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Getting Around Chicago

The best way to get around Chicago is via public transportation — specifically the "L" train. Operated by the Chicago Transit Authority, the "L" (short for "elevated train") is cheap and easy to use. The CTA also operates an extensive bus system with routes servicing nearly every attraction, but the bus may be difficult for newcomers to navigate. There's also the Metra regional train system that makes stops throughout downtown Chicago. You can use public transit to reach the city from both nearby airports. O'Hare International Airport (ORD) sits just less than 18 miles northwest of downtown and can be accessed via the Blue "L" line, and Chicago Midway International Airport (MDW) is located about 11 miles southwest of downtown and can be reached using the Orange "L" line.

You can also opt to take a taxi into and around town; rates start at $2.25 and increase by around $1.80 per mile. Expect a cab ride to O'Hare to cost between $40 and $50, and a ride to Midway to set you back between $30 and $35. With all of these transportation options, you won't need a car. But if you decide you need a set of wheels, rental agencies can be found at both airports.

On Foot & By Bike

Chicago is too big to navigate using only your own two legs. However, the Windy City's individual neighborhoods can easily be explored on foot or by bike. Chicago is laid out on a grid, making it very easy to find your way. And the city's Divvy bike share system allows you to grab a set of wheels whenever you need them. Divvy day passes cost $7; the first 30 minutes of each use is included in the cost of the pass, and you will be charged $2 for the next 30 to 60 minutes, $6 for an additional 60 to 90 minutes, and $8 or more should you continue to use the same bike for every additional 30 minutes beyond that.

If you're visiting during the winter, you'll want to bring plenty of layers to protect you from the notoriously low temperatures. Also, heavy snowfall can make wintertime biking impossible.

"L" Train

Although "L" train stands for "elevated train," not all of the Chicago subway system's eight lines run above ground level. Identified by colors (red, blue, brown, green, orange, purple, pink and yellow), the "L" system provides extensive and speedy service to 144 stations around town (including the city's two airports). Two "L" lines — the Blue Line between downtown and O'Hare Airport and the Red Line that runs north to south through downtown — operate 24 hours a day. Trains along the other six routes start running around 4 or 5 a.m. with service continuing until any time between midnight or 2 a.m., depending on the line and the day. The standard one-way fare is $2.25 per person, but if you're planning to rely on the "L," you'll want to purchase a day pass. One-day passes cost $10, three-day passes cost $20 and seven-day passes cost $28. You can also fork over $5 for a Ventra Card, a refillable transportation card that's valid on both the "L" train and the bus. You can purchase or add money Ventra Cards at the vending machines found in all "L" stations.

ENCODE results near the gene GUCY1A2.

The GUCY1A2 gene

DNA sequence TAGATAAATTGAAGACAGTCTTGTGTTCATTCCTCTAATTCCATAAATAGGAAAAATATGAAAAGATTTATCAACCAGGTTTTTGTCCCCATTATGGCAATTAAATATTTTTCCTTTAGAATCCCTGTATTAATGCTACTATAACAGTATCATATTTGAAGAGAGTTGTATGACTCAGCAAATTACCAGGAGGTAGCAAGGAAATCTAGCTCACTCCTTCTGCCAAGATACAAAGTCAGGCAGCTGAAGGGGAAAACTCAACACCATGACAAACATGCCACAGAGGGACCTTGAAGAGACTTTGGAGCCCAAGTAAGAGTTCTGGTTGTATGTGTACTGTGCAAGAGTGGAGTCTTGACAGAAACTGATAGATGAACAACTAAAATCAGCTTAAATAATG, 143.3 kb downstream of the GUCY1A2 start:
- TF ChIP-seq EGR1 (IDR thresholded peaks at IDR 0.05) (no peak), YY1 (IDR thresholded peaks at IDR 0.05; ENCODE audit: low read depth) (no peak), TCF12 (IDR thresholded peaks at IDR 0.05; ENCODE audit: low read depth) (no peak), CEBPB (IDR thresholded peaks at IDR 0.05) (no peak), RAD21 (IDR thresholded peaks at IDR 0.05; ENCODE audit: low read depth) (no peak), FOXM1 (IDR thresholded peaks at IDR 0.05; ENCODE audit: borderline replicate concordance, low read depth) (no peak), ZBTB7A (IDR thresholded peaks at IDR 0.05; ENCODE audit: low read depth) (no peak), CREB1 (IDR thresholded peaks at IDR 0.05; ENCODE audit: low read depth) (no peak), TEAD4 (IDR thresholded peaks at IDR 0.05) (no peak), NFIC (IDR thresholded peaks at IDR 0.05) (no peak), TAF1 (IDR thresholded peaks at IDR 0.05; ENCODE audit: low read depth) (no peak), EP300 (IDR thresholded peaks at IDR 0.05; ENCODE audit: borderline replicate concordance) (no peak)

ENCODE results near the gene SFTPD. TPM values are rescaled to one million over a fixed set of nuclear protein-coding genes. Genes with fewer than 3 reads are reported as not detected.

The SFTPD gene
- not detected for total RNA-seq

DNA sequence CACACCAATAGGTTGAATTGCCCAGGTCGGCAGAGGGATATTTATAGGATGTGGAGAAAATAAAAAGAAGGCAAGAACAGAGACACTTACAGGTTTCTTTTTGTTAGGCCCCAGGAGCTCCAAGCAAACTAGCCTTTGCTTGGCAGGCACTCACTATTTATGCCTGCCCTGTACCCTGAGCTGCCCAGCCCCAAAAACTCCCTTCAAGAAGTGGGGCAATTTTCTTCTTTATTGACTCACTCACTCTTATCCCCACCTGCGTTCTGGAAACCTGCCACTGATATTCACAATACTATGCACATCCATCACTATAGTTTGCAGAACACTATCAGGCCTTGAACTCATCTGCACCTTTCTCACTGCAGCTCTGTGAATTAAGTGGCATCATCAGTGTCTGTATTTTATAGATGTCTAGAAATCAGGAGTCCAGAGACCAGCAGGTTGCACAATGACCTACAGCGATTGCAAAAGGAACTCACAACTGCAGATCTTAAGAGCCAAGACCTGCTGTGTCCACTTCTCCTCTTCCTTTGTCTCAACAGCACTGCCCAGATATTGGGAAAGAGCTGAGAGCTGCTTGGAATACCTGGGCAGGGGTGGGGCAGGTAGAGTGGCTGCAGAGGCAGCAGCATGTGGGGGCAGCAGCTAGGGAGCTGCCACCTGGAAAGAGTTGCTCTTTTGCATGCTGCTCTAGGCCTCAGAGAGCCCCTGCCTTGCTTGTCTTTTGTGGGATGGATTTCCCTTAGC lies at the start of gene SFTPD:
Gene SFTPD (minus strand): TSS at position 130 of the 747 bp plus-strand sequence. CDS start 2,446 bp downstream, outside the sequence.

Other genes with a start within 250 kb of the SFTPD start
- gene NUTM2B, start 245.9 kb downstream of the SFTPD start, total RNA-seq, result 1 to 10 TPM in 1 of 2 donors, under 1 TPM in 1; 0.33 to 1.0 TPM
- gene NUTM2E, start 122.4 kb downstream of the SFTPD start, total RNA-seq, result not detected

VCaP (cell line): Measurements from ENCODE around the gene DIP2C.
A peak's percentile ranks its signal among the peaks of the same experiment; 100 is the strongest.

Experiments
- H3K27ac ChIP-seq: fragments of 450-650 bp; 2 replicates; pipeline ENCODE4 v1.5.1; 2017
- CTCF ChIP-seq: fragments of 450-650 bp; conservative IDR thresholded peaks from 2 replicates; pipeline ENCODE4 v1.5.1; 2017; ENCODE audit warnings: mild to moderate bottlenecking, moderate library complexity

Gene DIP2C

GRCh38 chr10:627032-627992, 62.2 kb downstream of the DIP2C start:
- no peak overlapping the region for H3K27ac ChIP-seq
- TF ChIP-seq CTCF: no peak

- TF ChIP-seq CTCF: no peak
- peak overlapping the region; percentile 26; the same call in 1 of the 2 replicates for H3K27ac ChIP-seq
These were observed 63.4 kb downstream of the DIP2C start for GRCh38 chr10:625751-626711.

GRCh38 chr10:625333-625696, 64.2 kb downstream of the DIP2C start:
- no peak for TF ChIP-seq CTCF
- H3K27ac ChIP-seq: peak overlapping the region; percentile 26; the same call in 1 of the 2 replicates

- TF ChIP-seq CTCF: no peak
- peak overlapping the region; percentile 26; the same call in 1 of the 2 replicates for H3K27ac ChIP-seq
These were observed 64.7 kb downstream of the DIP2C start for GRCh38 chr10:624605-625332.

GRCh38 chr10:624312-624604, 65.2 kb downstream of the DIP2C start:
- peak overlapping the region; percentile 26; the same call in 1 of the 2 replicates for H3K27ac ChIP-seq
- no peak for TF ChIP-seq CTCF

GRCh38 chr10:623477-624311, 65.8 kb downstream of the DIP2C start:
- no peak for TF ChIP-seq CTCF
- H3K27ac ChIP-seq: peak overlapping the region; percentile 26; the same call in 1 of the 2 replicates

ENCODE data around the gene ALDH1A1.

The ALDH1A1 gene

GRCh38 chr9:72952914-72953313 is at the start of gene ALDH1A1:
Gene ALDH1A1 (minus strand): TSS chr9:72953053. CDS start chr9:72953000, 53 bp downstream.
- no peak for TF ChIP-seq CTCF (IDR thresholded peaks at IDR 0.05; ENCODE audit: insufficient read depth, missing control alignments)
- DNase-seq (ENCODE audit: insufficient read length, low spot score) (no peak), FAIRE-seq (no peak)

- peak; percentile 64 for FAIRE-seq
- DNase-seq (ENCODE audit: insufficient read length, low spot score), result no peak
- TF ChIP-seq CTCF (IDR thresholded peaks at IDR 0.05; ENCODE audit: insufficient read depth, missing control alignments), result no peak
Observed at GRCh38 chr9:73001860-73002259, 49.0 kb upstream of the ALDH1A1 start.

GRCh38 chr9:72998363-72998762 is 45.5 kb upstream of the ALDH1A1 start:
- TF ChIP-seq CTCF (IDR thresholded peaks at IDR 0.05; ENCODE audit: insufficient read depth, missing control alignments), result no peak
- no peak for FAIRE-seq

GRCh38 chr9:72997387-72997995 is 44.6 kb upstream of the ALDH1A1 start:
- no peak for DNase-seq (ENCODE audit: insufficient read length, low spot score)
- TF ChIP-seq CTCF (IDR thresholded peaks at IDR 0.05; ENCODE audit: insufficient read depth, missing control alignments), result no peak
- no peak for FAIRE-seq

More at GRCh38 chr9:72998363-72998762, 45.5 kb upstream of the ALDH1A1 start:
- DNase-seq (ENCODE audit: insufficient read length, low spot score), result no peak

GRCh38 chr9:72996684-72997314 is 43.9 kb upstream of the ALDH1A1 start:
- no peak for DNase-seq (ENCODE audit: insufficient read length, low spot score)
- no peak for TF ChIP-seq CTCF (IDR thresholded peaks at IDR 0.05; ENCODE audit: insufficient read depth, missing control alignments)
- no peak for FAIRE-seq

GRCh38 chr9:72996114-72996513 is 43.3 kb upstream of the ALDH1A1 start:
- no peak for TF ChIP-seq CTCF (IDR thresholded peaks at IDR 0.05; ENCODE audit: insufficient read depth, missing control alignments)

Bus

Roughly 100 bus routes traverse Chicago, with stops located near every major attraction. Several routes operate 24 hours a day, though like the "L" train, most buses hit the road around 4 or 5 a.m. and call it quits between midnight and 2 a.m. A single ride will cost $2.25 per person if paid in cash and $2 if paid using the Ventra crard; and the CTA's day passes are valid for use on the bus.

Metra Rail

For trips to the Chicago suburbs, Metra is your most reliable for of transportation. The system's 11 lines extend outward from the Loop, making stops in North, East and South Chicago before heading on to nearby communities like Evanston, Aurora, Joliet and University Park. The system is divided into zones, with fares determined by the number of zones you travel through: a one-way ride costs anywhere from $2.75 to $9.25, depending on the distance traveled. If you plan on using Metra over the weekend, purchase a weekend pass, which allows for unlimited travel for $7. Metra trains operate seven days a week from around 4 a.m. until after midnight (sometimes as late as 2 a.m.), though schedules vary by day and by line.

Taxi Taxis are a convenient way to get around the Loop and to areas beyond downtown. Within the Loop and the Near North, you should have no trouble hailing a cab from the street. And if you find yourself outside that immediate area, you might want to call for a pick-up since there are fewer cabs about. Meters start at $2.25 with each ninth of a mile costing 20 cents (that's around $1.80 per mile). The rate per mile tends to vary depending on the price of fuel, and you will be charged a dollar for the first extra passenger, plus another 50 cents for each additional passenger.
Water Taxi

A fun way to get around central Chicago is by water taxi. Two companies — Shoreline Sightseeing and Chicago Water Taxi — transport visitors along the Chicago River and Lake Michigan, past popular tourists areas like Chinatown, the Museum Campus and the Loop. Water taxis are only in service during the summer, starting in April or May and continuing through September. Fares vary depending on the day, the route and the company, though both service providors offer day passes.

Car If you do decide to use a car, you'll be helped by the city's grid layout. But you should be prepared for extremely limited (and often pricey) parking and heavy traffic during rush hour. If you're visiting during the cold months and do not have much winter driving experience, you'll be better off relying on public transport — roads can be icy and snowfall leads to limited visibility.

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